The last blog discussed advocating for your child at school. This week we are going to discuss talking to your pediatrician. Sometimes as parents, we are intimidated by our pediatrician. I know I was as a first time parent. However, you know your child better than anyone! Your pediatrician does rely on what you tell him or her. If you have speech and language concerns you need to express this to your pediatrician. EARLY INTERVENTION has reduce or eliminate speech and language issues before your child starts school. If your pediatrician is not concerned you really must express your concern again, as the parent, that is with the child daily. I got really tired of hearing the statement, “He’s just a boy”. Well I have 3 boys and they are all very different. My first child was diagnosed with ADHD in second grade. He didn’t develop this in second grade, it just took that long for someone (a teacher) to pull me over and tell me he is really struggling to stay on task at school. I’m a professional, I should know this, was my first thought. So, I went to a seminar on the new ADHD and that speaker described my son. He was not just being a boy or being bad, he had a disorder. This was when ADHD first came to light in the professional world. the pediatrician was just receiving information about this disorder. I had to be persistent in getting him to really look at ADHD and make a move. We will discuss this more next week. What my message is to you as a parent is, speak up and say what you feel! If you have a gut feeling that something is just not right, say it to your pediatrician. If they do not listen, then go to someone else. Ask for the referral! You must speak up for your child so they receive the help they need at an early age. Follow your gut feeling. the Internet is a wonderful tool!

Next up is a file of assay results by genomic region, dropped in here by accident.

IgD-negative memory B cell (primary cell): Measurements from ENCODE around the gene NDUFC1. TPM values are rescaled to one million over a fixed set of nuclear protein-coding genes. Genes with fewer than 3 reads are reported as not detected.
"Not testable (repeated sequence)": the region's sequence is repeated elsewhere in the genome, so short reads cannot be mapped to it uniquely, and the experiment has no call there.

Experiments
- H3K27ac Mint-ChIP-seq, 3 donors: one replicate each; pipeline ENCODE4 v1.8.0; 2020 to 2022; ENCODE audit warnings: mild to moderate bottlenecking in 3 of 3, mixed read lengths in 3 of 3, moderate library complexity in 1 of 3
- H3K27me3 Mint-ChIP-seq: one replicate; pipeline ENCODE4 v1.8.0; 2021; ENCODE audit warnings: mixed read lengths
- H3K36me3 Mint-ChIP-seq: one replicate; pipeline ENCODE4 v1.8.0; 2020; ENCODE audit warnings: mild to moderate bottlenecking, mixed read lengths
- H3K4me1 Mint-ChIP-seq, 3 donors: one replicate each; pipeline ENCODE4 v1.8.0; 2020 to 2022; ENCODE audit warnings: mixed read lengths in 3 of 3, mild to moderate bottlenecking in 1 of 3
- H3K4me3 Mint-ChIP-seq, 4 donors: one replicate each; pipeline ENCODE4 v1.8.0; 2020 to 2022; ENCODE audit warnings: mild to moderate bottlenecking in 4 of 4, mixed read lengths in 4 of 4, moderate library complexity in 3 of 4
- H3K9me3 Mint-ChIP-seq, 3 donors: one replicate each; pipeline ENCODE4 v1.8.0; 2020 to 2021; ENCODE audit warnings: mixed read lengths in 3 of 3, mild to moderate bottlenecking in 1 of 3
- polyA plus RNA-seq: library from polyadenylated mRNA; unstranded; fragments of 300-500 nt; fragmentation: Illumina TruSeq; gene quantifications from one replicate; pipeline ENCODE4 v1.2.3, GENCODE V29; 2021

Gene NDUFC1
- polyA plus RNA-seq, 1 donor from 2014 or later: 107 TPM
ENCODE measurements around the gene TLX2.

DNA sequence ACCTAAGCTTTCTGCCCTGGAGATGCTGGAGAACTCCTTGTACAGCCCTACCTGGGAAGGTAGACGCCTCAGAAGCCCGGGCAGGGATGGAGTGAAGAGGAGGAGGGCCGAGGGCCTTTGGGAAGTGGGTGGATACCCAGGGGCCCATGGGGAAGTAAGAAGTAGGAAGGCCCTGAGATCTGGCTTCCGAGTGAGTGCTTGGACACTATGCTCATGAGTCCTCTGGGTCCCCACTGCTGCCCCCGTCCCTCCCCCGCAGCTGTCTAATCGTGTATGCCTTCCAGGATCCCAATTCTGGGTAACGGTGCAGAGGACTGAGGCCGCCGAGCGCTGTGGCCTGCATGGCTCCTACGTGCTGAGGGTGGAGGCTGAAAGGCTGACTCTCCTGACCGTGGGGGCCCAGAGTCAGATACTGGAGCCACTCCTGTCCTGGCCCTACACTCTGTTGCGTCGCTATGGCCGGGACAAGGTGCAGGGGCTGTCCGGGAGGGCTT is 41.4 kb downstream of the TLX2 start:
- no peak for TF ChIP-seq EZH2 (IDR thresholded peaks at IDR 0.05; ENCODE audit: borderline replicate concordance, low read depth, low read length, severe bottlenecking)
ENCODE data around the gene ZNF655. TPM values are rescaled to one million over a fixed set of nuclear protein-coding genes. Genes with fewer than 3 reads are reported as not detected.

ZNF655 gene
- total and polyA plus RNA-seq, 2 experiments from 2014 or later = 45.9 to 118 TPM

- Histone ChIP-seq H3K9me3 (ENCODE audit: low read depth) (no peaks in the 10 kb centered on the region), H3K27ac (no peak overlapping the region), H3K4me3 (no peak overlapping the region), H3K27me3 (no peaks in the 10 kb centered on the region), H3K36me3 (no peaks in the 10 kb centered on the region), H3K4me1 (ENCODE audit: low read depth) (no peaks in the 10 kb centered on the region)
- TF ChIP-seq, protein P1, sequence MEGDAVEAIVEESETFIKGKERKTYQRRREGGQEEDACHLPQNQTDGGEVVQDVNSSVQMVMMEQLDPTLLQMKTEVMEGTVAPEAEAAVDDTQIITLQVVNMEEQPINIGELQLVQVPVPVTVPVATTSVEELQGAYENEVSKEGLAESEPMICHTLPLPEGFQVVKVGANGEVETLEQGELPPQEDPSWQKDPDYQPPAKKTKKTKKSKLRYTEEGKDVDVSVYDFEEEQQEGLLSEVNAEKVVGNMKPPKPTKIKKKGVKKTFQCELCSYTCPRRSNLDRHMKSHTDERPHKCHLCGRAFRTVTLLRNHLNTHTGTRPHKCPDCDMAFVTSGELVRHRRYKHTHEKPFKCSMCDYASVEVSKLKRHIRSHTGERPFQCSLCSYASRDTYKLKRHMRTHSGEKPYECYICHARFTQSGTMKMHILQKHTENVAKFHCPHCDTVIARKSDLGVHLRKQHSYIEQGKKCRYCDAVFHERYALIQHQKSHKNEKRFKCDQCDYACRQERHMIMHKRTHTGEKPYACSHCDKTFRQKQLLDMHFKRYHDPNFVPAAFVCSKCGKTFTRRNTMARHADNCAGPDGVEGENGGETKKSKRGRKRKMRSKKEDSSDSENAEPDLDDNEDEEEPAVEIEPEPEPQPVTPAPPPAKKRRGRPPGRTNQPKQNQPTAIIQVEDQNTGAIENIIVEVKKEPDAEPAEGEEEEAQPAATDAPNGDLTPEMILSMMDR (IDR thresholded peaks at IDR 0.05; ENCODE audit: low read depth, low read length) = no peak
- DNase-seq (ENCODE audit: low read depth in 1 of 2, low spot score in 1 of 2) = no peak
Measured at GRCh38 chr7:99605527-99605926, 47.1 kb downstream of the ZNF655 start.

Posts Tagged 'Advocate for your child'